Brexit: Wetherspoons boss who campaigned for Leave threatens to stop selling European drinks because of 'EU bullying'

Tim Martin accuses European Commission President Jean-Claude Juncker of putting EU businesses at risk by telling them not to negotiate with UK companies

Zlata Rodionova
Wednesday 02 November 2016 12:49 GMT
Tim Martin distributed 500,000 beer mats backing Brexit in the run-up to the EU referendum
Tim Martin distributed 500,000 beer mats backing Brexit in the run-up to the EU referendum

JD Wetherspoon chairman Tim Martin has said his pub chain could stop selling European drinks brands unless EU leaders stop “bullying” Britain.

Mr Martin, who distributed 500,000 beer mats calling for the UK to leave the EU, accused European leaders such as Commission chief Jean-Claude Juncker, French President Francois Hollande and German Chancellor Angela Merkel of adopting a hostile approach to Brexit negotiations. Mr Martin said his firm would buy less from European brewers if it is unable to agree on tariff-free transactions.

He said: “I don’t think Wetherspoon or British buyers are in a weak position because we can switch from Swedish cider to British cider. So the people put in a weak position are the sellers and I think that is the paradox that has not been illustrated.”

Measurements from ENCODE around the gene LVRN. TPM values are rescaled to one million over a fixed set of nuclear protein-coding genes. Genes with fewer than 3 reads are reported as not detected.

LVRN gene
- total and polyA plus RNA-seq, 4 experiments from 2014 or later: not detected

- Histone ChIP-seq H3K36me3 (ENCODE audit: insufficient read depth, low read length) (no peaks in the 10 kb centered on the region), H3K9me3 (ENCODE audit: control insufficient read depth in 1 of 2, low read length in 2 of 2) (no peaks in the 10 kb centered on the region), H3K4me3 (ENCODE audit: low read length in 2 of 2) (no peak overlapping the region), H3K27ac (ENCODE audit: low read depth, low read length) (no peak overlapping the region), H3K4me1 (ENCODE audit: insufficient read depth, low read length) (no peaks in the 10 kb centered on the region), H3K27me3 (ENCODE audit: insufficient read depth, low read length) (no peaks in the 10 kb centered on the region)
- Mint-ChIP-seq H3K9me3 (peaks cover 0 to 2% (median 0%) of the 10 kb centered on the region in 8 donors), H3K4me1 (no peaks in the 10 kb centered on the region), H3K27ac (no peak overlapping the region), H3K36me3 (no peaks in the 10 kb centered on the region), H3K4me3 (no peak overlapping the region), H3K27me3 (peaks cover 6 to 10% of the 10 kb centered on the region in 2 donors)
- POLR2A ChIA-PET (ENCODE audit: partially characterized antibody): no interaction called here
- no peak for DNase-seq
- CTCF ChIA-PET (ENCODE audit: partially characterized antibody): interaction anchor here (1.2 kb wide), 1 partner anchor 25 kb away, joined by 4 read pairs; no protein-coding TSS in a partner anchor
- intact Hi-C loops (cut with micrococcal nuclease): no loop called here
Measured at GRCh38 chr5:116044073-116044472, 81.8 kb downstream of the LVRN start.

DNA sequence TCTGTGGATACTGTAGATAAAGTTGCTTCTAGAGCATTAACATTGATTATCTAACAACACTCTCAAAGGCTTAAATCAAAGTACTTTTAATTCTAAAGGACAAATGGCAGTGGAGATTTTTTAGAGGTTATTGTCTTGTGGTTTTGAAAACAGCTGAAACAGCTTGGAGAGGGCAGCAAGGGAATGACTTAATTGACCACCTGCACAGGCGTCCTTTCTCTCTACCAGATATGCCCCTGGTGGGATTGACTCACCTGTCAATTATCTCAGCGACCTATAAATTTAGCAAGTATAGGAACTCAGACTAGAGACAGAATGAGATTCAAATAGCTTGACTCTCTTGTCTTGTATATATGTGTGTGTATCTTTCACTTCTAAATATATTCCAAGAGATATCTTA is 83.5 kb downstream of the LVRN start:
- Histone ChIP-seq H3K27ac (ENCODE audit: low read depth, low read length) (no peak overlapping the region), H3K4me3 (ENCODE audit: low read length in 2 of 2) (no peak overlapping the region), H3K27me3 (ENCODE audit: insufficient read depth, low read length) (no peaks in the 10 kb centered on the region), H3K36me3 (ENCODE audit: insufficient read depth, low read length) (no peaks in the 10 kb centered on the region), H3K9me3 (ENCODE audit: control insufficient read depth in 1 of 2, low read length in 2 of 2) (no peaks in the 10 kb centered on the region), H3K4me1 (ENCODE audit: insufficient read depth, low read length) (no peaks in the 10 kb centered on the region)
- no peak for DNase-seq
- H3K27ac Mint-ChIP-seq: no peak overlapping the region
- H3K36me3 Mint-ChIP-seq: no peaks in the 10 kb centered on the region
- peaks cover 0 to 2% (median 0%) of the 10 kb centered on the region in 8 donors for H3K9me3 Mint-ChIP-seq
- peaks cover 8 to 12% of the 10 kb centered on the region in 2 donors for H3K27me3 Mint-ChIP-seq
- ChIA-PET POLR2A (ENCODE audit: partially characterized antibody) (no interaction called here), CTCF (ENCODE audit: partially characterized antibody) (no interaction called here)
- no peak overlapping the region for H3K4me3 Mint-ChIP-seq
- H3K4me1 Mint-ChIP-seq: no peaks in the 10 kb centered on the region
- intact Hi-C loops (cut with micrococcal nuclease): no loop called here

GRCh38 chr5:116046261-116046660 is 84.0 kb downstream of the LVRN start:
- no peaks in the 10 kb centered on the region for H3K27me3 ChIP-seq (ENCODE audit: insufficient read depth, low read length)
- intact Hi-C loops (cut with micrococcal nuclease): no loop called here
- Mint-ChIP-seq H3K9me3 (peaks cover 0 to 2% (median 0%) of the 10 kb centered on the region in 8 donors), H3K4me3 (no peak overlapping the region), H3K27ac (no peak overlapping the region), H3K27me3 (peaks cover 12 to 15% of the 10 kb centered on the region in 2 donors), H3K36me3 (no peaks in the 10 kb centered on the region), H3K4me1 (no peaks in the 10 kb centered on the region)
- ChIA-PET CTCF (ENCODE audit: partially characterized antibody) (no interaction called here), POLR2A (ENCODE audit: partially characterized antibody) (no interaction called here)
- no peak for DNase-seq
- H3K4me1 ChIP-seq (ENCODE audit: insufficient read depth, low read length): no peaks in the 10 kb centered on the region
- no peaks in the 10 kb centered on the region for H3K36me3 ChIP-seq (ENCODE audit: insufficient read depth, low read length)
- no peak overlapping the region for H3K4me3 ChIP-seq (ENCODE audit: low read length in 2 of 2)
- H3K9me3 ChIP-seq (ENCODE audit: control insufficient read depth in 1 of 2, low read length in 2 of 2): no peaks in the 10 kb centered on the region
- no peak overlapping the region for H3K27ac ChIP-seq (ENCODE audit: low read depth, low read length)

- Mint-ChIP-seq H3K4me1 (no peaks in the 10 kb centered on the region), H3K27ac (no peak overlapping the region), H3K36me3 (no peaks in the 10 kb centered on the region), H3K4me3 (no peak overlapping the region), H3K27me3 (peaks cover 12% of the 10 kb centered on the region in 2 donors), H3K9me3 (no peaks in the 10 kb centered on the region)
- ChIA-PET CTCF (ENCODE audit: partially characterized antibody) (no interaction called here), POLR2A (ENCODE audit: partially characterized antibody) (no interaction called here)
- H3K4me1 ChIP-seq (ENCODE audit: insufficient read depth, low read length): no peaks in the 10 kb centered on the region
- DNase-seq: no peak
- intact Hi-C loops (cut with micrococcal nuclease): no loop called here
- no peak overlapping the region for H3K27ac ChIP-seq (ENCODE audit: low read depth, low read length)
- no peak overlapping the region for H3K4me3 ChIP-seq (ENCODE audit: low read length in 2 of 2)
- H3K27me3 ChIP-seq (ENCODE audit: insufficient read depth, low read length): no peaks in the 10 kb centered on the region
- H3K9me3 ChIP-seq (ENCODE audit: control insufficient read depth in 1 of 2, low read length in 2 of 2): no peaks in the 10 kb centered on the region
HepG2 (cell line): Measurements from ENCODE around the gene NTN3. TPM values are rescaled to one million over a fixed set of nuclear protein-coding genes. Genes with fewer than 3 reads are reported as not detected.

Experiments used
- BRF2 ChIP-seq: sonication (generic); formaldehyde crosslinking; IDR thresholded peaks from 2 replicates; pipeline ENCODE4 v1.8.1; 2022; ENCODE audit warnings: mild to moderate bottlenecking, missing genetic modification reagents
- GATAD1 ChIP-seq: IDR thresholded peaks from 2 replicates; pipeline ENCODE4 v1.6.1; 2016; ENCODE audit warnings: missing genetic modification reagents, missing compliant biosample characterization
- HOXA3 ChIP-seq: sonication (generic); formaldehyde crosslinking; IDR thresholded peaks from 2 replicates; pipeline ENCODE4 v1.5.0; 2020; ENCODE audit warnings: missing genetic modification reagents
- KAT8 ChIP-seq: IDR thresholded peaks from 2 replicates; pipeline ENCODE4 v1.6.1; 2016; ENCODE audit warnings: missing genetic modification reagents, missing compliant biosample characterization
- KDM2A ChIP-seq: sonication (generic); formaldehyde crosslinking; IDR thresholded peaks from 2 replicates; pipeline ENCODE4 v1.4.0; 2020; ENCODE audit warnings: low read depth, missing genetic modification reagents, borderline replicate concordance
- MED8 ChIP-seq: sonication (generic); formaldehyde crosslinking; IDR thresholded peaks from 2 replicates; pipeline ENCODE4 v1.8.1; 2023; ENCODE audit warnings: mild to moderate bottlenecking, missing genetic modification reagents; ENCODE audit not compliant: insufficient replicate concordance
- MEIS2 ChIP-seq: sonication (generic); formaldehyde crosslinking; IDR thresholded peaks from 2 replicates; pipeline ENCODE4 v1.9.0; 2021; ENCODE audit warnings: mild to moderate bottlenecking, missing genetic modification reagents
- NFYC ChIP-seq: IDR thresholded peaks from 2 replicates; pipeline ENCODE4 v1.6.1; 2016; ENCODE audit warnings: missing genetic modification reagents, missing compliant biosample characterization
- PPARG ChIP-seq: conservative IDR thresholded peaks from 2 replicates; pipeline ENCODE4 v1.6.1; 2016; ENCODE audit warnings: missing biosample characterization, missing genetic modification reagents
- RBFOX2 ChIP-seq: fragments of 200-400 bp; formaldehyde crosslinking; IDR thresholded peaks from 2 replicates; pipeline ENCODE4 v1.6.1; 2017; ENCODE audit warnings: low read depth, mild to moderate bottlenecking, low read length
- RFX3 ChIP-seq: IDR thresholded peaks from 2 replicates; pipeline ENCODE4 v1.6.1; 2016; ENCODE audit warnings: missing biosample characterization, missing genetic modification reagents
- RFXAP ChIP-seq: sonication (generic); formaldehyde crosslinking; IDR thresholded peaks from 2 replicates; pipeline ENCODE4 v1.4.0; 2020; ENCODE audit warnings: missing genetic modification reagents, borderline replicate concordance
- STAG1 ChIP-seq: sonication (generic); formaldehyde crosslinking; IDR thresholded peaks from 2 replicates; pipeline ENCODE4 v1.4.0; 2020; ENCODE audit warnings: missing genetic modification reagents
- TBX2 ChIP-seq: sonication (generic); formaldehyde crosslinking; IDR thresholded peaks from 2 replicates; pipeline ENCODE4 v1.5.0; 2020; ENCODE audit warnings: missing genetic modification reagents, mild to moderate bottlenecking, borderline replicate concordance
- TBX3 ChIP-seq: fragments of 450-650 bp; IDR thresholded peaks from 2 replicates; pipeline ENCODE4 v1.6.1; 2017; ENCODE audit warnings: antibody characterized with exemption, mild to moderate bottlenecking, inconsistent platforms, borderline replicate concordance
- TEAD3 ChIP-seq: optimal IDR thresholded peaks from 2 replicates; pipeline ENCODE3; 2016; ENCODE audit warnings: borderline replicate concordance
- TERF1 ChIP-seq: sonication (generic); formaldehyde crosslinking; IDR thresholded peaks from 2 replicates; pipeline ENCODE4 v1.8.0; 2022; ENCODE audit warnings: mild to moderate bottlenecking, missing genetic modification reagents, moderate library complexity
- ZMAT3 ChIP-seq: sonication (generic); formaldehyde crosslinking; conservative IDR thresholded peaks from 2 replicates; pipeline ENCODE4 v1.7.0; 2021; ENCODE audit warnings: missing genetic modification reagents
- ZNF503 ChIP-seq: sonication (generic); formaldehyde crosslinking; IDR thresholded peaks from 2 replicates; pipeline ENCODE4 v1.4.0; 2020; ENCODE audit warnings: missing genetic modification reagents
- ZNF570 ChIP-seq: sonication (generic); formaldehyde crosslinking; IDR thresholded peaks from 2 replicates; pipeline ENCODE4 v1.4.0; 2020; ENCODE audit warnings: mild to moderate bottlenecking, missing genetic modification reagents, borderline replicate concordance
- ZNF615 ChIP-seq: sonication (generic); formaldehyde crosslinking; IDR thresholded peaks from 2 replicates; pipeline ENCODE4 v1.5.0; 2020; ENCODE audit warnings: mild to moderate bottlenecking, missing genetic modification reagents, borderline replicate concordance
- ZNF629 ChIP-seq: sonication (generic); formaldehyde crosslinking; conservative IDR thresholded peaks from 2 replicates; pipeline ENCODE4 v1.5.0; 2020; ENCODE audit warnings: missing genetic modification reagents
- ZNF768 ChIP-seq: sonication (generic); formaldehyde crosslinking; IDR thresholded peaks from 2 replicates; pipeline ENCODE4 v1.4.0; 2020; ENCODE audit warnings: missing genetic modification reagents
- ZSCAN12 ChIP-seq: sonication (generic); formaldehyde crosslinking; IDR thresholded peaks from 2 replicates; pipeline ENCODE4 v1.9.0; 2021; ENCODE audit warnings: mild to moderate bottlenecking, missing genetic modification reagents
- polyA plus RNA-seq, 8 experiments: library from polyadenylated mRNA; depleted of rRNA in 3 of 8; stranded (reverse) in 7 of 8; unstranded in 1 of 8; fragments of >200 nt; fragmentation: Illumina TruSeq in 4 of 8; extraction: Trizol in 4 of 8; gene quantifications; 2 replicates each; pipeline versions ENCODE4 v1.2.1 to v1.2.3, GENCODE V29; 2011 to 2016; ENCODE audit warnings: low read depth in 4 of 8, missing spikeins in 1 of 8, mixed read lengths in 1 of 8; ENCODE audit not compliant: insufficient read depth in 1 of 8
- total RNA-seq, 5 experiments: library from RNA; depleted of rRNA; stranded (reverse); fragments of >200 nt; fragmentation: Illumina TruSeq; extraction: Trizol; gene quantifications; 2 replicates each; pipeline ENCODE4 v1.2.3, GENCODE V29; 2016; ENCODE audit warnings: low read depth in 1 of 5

He added: “According to press reports, Juncker told European business leaders in October not to negotiate with UK companies and to adopt an intransigent attitude. I would not advise any EU companies to follow that advice. If we, and companies like ours, are unable to agree on tariff-free transactions, it will inevitably result in a loss of business for European companies which have done nothing to deserve this outcome.”

Mr Martin who donated £200,000 to the Leave campaign, has accused the IMF, the Bank of England and other major financial organisations of “irresponsible doom-mongering”, after the UK voted to leave the EU.

His latest comments came in a trading update for the first quarter ending 23 October. Wetherspoons' like-for-like sales were up by 3.5 per cent. However, the figure fell to 2.3 per cent for the last five weeks of the period.

The company added that it expects to be hit by higher costs in wages, business rates and repairs.

Mr Martin said: “The company has made a reasonable start in the current year, but any forecasts for the full year are inevitably tentative, with nine months still to go – and the outlook for the current financial year is unchanged.”

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